If I was born straight, I would have joined the clergy.
Growing up, I took a deep interest in the scriptures. I remember being as young as 12, taking my Bible to school and reading during lesson breaks and on lunch. In church, I would sing hymns like “Nearer, my God, to Thee,” taking those words to heart. I was baptized. While other kids my age were reading teen fiction novels, I was reading apologetics. I even joined an adult Sunday School class because I wasn’t “getting enough” spiritual substance from my regular youth class. It was serious to me. I took it all to heart.
Then I realized that I was gay. Looking back on it, I always had those feelings. I tried having feelings for my best friend in high school, an amazing girl who is still a close friend. However, those just weren’t genuine. No amount of prayer could change that I really had a crush on someone else, a person of the same gender. Well, shit.
I won’t go into detail because it’s personal and painful, but I can say with absolute assurance that my first years acknowledging my sexuality, I wanted to die.
I wanted to die. Everyday.
How I’m not dead is a genuine miracle. For years, it was almost all I thought about. And why? Because I knew what the scriptures said. There was no walking around it. And reading those words, especially when they were invoked from people that I loved… I cannot put the pain into words.
For context, I wasn’t kicked out of my home. There are so many others who had it so much worse than me. I am fortunate enough to have amazing, loving parents who love me no matter who I am. And yet, those feelings were there. That pain was real.
There is still a guilt that exists in acknowledging these feelings. I am so blessed with an amazing family and friends. I have my needs met, and there is so much happiness in my life. Even in those years of darkness. I eventually learned that you could feel both gratitude and despair, and it’s okay. It’s valid.
Not long after I came out, I left the faith and considered myself Agnostic. I put religion to the side, and I didn’t really give it too much more thought. After all, look at how much pain it had caused me. When I would come home and attend church with my parents, I didn’t take communion. While I knew that I was always welcome to His table, I couldn’t bring myself to partake in something so special and sacred when I didn’t believe. Even though abstaining hurt, it was an act of respect. I hope He appreciated that.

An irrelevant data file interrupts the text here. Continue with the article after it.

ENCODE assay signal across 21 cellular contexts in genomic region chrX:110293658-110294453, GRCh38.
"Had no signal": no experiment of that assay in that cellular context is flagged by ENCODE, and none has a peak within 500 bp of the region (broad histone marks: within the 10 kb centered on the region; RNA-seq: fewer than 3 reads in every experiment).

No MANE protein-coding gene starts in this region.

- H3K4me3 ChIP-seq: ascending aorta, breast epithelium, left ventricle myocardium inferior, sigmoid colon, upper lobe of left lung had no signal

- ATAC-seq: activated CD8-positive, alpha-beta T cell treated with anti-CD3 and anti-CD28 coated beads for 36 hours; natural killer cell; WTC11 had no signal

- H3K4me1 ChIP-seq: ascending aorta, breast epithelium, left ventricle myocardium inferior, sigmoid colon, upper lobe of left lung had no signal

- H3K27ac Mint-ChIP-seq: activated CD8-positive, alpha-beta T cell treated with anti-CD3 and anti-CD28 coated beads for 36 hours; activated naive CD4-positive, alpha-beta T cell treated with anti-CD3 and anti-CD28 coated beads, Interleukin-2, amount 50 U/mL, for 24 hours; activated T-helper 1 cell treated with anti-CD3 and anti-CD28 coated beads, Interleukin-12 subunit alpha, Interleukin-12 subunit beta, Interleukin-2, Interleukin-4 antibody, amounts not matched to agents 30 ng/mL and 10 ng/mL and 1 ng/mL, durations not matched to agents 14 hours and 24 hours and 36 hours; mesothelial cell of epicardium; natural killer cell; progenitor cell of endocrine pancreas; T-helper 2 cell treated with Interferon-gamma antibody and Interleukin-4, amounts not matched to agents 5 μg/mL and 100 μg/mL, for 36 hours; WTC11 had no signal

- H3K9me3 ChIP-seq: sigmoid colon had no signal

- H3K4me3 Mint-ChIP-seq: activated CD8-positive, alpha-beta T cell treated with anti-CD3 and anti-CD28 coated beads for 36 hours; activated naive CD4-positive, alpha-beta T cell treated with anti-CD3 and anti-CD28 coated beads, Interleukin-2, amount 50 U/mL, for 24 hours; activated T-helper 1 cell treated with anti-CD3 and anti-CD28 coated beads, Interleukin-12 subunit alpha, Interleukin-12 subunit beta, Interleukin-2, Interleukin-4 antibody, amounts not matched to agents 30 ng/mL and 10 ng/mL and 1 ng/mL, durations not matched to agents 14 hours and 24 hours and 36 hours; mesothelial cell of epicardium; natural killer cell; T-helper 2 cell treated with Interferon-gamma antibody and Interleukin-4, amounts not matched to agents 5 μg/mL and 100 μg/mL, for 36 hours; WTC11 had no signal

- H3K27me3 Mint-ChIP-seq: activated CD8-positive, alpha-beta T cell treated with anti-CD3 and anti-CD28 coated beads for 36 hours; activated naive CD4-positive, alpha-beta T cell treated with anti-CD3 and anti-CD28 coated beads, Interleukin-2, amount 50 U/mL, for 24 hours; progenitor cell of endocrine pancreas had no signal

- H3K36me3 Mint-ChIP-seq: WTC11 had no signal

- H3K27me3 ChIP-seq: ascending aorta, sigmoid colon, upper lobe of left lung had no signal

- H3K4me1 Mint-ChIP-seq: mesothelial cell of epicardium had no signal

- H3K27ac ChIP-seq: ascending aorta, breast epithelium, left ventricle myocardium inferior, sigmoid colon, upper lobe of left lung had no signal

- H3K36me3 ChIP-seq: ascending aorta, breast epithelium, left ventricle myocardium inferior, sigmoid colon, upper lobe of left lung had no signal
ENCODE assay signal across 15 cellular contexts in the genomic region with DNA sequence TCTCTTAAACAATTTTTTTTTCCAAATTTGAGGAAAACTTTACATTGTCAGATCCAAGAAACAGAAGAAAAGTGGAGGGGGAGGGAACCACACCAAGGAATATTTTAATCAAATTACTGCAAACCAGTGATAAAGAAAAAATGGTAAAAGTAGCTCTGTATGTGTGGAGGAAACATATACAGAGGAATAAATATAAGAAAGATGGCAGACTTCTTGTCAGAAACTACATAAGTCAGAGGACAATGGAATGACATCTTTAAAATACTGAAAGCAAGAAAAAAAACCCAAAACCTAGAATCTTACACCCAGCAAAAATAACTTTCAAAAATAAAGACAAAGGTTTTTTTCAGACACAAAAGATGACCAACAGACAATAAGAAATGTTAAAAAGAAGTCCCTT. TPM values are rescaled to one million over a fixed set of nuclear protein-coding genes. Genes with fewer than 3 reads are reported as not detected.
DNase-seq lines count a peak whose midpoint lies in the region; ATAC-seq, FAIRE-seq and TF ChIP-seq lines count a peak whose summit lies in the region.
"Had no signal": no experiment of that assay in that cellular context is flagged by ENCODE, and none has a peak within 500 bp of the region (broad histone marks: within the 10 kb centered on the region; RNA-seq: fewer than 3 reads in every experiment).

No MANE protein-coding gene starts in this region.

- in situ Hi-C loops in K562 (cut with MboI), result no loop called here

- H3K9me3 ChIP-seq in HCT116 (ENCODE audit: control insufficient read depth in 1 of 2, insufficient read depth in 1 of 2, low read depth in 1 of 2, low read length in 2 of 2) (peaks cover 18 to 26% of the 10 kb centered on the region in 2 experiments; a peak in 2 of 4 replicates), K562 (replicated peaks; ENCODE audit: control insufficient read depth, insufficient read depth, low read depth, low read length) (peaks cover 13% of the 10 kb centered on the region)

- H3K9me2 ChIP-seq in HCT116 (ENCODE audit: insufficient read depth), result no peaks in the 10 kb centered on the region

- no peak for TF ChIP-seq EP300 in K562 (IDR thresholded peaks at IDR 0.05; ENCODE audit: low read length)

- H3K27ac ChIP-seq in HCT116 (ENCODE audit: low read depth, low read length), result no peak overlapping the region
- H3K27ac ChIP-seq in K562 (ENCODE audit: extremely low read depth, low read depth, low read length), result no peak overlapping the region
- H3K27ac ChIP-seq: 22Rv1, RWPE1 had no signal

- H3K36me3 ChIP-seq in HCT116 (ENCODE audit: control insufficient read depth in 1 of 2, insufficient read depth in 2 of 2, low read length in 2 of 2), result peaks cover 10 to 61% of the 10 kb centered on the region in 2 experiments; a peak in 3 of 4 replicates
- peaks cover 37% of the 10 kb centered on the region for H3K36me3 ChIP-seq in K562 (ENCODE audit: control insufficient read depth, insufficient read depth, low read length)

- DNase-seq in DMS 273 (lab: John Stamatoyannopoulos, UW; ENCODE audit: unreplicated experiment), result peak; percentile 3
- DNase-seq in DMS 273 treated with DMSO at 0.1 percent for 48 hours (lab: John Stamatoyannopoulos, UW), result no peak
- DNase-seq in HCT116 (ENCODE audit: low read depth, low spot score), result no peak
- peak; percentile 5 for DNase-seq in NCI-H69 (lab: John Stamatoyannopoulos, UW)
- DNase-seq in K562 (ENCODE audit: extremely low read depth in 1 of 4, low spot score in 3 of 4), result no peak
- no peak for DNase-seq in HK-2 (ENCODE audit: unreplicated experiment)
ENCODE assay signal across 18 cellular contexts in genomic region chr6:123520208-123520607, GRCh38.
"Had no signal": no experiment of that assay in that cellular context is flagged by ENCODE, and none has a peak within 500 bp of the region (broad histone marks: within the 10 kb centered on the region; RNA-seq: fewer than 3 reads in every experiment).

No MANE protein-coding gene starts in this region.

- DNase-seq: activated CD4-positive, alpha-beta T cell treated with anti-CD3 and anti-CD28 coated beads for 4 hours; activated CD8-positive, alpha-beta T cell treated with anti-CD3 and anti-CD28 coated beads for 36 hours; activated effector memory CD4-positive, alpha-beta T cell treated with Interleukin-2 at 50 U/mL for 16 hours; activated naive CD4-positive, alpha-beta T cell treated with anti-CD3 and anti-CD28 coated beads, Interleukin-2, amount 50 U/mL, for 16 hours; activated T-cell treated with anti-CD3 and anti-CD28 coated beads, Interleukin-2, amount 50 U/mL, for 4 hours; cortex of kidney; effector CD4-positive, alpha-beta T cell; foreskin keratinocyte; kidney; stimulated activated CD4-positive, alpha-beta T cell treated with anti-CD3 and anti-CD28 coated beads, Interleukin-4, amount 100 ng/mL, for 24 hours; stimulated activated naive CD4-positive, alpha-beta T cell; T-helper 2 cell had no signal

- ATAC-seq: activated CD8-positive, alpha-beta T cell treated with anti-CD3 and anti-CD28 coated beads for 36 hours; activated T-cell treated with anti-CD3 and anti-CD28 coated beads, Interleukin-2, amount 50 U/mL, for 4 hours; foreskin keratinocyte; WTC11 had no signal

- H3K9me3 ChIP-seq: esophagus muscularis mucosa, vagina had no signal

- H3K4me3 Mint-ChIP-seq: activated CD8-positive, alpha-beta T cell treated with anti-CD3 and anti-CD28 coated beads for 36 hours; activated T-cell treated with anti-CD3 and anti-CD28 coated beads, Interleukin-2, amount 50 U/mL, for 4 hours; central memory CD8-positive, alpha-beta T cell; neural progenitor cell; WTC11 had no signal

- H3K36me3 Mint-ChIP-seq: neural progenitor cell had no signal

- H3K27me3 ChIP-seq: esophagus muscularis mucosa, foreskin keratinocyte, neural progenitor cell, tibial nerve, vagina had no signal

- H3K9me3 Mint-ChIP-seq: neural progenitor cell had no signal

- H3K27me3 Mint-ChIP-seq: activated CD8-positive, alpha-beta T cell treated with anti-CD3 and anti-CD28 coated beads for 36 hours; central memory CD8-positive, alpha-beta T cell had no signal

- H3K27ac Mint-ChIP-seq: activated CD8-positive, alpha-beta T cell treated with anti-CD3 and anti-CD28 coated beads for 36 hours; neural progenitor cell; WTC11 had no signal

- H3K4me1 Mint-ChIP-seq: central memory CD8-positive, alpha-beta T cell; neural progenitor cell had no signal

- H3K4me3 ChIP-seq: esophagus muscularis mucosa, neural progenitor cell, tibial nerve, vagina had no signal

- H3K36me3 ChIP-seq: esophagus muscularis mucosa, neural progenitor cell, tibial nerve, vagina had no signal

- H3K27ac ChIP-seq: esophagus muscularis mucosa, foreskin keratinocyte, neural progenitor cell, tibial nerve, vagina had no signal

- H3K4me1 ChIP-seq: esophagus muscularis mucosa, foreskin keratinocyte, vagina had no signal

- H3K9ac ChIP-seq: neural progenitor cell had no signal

After taking my LSAT and working on my Law School applications, there was a sudden urge to really answer the question “What do I actually believe?” I picked up my Bible for the first time in years, and I opened it to a random page. It was the Beatitudes.
Blessed are the poor in spirit, for theirs is the Kingdom of Heaven.
Blessed are those who mourn, for they will be comforted.
Blessed are the meek, for they will inherit the Earth.
Blessed are those who hunger and thirst for righteousness, for they will be satisfied.
Blessed are the merciful, for they will be shown mercy.
Blessed are the pure in heart, for they will see God.
Blessed are the peacemakers, for they will be called the Sons of God.
Blessed are those who are persecuted because of righteousness, for theirs is the Kingdom of Heaven.
Blessed are you when people insult you, persecute you and falsely say all kinds of evil against you because of me.
Rejoice and be glad, because great is your reward in heaven, for in the same way they persecuted the prophets who were before you.
I cried. I cried harder than I have in a very long time. The words of the Savior comforted me in a way I never knew possible. In that moment, I understood that I was enough. That I was not defined by something I could not choose. That He had seen my suffering, acknowledged it, and wiped away my tears. That He never left me.
I went to the kitchen, and I grabbed a small plate with a piece of store-bought bread, and some left over wine in the fridge. I sat down, and took communion by myself, for the first time in years. I prayed that despite my uncountable flaws, that my life may be an emulation of the Savior’s love, and that other queer people may see me as a walking testimony to the love of God. That you can be authentic to yourself and to God, without hating yourself or walking away from faith. That you belong in the body of Christ. That, after all the pain, it is well with your soul.